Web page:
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August 6, 2017

Joe Garone

Cole Pearn

Watkins Glen, New York

COLE PEARN: Really knowing, I was like, sure enough, we're going to have all this plan and we're going to get a caution at lap 52, and sure enough, we got a caution at lap 52. So that was that, and pretty much put ourselves in a fuel mileage mode. I think we ran hard early trying to get back through and get to the lead, and with the hope that maybe we'd get a yellow or whatever, but it kind of became clear that that wasn't going to come.
I had to be really disciplined and stick to what we needed to do and let those guys go at times, even though maybe a couple years ago we wouldn't make that move. But we've gotten better as a team and we've stuck to it, and we won a fuel mileage race, which is a pretty big accomplishment for us.
THE MODERATOR: Joe, can you tell us a little bit about what this means for the team.
JOE GARONE: First of all, let me clear up I'm not the owner because I don't want to get stuck with the bills, and I'll get stuck with them if Barney hears that. Barney couldn't make it; it's another one of those events he wasn't able to make, and here we won. But it's huge.
I think I heard Cole earlier saying you're kind of up on a wave, and when you can get a win, it helps keep you up there for sure. We just have to keep our focus on what we're doing day‑to‑day and ride it all the way to the end here.

Q. Cole, could you talk a little bit about the way the team has been able to win throughout the year? It hasn't been you won here and now where are you guys or vice versa, but you guys have really had a very high sustaining performance.
COLE PEARN: Yeah, I think it's just a product of everybody we've got in our organization. Every week you wipe the week off from the week before and get back to it, and I think we feel like we're really in a position we can win every race and compete every week. So when you have that mindset, it's not like you're picking and choosing tracks to put extra effort in, we're putting effort in every week, and I think that's why we've been able to just stay consistently good and be able to contend for wins on a weekly basis.

Q. And just to follow up, I don't want to upset you, but I know on television you were speaking, it's been an emotional week for you. Could you touch on it a little bit?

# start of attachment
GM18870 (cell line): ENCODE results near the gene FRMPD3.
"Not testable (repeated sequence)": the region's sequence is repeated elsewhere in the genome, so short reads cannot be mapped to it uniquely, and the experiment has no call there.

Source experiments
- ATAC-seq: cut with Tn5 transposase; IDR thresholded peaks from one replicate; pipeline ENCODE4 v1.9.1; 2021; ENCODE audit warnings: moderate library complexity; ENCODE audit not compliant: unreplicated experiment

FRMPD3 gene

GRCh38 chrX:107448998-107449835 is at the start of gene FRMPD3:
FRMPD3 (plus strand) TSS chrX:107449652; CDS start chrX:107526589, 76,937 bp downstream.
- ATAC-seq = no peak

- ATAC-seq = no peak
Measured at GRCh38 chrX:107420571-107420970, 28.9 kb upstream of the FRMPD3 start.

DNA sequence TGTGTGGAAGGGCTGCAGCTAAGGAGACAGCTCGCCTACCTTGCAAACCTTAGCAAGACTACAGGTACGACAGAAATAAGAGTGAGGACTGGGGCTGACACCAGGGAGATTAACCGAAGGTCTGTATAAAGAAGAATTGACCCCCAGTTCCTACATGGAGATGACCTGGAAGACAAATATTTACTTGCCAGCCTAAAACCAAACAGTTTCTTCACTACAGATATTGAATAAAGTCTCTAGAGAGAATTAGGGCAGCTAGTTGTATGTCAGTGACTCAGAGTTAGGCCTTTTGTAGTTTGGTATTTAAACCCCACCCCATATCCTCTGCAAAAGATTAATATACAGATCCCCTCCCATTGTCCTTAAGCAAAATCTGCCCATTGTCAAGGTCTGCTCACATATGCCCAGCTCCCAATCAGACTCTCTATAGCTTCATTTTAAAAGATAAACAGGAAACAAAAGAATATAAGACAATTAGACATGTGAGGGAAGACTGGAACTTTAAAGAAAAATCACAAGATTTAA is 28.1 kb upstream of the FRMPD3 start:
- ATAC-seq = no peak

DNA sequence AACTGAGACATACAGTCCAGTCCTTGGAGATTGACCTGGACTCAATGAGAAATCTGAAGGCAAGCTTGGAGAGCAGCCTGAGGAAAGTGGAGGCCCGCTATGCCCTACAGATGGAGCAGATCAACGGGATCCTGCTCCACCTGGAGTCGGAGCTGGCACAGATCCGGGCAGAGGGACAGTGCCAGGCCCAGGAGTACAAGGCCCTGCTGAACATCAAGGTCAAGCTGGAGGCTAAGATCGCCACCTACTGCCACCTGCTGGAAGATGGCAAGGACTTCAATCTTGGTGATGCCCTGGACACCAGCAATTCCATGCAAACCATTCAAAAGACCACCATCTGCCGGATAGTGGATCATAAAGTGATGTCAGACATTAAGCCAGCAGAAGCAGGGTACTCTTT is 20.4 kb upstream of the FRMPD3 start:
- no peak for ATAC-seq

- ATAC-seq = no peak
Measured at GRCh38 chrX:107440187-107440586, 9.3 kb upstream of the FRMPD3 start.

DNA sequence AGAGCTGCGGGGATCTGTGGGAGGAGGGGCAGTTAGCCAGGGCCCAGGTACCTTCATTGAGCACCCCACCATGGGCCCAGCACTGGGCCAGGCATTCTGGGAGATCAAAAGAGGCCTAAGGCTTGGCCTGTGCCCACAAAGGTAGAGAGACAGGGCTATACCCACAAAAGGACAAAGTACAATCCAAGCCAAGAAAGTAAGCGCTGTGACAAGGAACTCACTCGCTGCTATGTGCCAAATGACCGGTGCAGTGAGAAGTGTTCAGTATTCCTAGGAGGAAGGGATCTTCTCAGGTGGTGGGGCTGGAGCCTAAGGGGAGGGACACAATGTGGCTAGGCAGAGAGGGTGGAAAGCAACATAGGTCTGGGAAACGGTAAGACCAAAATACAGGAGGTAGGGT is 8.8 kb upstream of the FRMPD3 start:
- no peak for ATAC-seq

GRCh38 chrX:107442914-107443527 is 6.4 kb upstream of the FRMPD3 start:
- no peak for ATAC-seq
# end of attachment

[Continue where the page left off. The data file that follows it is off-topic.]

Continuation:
COLE PEARN: Yeah, it's been probably the hardest week of my life. But I don't know, it's still‑‑ it's not over yet. I lost my best friend growing up this week. He caught a random bacterial infection from a cut and basically died in a day. It's not like he was sick. I talked to him the day before. They were coming to Michigan next weekend. So just doesn't seem real still. He's got two little boys that are not going to know their dad pretty much. I don't know, we'll get through it as a group. We were lucky to have an unbelievable friend support and family around that will make sure everybody is all right.
But he was a heart‑of‑gold guy that‑‑ I don't know, I still haven't come to terms with it, to be honest.

Q. Cole, Martin said on pit road after the race that letting guys go by and giving up the lead was probably the hardest thing he's had to do in racing. Did you have to do any convincing to get him to slow down and do that?
COLE PEARN: He knew it in my voice that that's what we needed to do. It's a product of our relationship, the fact that you can be like, hey, this is what we need to do, and he's like, okay. We don't squabble. We don't argue. He knows that when we're telling him, that's the truth. He did it even though it was hard to do. He's a smart guy and knew the situation we were in and did the right thing.
I think, like I said earlier, two years ago I don't know that we'd win that race, but he did things right today to get there.

Q. Cole, can you tell me what it's like with those last few laps? Going over the calculations over and over again, were you confident that you had done it right, or were you biting your fingernails there?